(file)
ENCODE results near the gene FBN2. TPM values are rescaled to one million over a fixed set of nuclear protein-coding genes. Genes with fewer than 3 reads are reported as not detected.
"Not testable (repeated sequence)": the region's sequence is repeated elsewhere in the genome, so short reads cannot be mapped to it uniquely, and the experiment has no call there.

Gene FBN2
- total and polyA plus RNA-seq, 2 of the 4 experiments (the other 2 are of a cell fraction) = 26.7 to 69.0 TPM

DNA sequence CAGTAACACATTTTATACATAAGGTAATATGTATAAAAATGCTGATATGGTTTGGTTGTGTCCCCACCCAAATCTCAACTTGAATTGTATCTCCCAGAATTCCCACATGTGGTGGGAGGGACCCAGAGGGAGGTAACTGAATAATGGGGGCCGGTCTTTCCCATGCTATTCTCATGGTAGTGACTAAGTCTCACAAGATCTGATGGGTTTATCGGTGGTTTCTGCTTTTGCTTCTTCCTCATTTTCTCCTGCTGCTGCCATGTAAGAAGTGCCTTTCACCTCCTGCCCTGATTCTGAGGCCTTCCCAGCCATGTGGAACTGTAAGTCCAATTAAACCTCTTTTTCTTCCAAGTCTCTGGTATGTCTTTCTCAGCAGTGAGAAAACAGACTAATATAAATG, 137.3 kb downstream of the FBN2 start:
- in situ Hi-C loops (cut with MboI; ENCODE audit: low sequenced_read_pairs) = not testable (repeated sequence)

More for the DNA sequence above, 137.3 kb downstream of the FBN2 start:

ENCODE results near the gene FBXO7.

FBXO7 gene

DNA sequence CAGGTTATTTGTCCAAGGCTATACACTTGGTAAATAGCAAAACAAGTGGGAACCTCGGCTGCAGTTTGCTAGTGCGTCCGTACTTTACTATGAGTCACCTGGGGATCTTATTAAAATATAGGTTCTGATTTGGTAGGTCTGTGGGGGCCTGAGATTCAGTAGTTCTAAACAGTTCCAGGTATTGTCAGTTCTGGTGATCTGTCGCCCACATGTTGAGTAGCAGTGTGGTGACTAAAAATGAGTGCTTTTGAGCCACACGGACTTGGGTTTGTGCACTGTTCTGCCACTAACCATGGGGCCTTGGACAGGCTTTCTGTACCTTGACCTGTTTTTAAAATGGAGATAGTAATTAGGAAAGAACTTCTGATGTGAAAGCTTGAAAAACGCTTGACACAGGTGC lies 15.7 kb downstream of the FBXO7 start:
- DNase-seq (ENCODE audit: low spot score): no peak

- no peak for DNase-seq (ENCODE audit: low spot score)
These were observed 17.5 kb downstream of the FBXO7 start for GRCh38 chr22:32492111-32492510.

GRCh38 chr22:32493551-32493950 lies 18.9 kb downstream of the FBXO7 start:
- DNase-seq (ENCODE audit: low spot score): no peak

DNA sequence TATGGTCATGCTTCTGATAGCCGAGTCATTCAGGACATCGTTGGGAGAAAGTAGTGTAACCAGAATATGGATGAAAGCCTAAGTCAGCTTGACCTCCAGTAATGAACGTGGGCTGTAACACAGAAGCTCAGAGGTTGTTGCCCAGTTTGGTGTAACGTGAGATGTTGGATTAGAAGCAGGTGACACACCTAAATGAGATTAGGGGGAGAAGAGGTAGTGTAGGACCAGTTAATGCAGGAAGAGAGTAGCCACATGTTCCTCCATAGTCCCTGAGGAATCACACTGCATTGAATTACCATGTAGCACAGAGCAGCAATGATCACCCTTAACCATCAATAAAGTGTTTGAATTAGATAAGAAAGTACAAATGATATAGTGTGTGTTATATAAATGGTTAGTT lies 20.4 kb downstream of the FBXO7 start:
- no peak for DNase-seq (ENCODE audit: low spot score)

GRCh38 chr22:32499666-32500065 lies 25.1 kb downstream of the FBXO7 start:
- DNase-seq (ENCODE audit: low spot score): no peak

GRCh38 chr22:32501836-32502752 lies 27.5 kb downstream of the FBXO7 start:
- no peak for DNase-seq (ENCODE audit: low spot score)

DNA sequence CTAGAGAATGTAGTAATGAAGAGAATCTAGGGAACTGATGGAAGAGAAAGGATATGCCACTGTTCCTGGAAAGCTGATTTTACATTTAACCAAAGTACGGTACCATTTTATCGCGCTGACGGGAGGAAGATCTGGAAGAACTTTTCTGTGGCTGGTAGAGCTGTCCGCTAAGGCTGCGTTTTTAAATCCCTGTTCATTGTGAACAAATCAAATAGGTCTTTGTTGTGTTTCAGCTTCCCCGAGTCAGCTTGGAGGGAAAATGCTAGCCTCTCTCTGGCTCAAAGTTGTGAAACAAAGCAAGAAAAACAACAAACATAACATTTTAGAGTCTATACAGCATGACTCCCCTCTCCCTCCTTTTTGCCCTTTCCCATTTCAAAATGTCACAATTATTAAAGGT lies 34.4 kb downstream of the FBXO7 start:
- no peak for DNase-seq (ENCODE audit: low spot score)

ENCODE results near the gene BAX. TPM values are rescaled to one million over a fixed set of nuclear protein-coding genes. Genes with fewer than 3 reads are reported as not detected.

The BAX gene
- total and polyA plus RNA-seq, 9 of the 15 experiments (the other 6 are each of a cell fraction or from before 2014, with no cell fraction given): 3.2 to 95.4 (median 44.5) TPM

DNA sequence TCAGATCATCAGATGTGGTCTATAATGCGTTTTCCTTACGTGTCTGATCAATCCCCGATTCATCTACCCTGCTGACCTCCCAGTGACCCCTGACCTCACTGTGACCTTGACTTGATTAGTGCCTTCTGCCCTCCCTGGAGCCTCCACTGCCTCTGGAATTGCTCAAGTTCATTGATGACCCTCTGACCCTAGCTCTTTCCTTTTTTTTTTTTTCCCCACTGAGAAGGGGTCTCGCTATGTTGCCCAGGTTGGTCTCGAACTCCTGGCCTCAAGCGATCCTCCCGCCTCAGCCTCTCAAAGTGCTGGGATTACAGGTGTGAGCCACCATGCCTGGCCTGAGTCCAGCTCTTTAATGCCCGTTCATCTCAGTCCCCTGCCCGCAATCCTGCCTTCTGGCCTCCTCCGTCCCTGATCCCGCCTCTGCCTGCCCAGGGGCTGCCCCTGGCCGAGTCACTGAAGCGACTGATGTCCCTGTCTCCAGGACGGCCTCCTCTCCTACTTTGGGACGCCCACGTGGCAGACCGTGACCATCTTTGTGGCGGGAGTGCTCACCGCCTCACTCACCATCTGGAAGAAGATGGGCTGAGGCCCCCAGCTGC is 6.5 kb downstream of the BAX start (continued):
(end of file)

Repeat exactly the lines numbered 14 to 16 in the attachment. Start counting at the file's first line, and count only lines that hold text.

GRCh38 chr22:32493551-32493950 lies 18.9 kb downstream of the FBXO7 start:
- DNase-seq (ENCODE audit: low spot score): no peak

DNA sequence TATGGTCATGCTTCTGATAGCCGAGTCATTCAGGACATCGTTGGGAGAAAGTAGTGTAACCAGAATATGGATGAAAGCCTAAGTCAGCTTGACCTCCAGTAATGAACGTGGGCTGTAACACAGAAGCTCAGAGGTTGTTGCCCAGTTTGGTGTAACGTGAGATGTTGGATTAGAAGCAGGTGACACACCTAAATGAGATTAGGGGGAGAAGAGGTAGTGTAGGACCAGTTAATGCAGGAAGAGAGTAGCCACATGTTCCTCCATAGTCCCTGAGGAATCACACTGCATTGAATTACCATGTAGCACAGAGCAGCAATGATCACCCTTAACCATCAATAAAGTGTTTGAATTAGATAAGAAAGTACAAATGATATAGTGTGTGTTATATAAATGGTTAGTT lies 20.4 kb downstream of the FBXO7 start: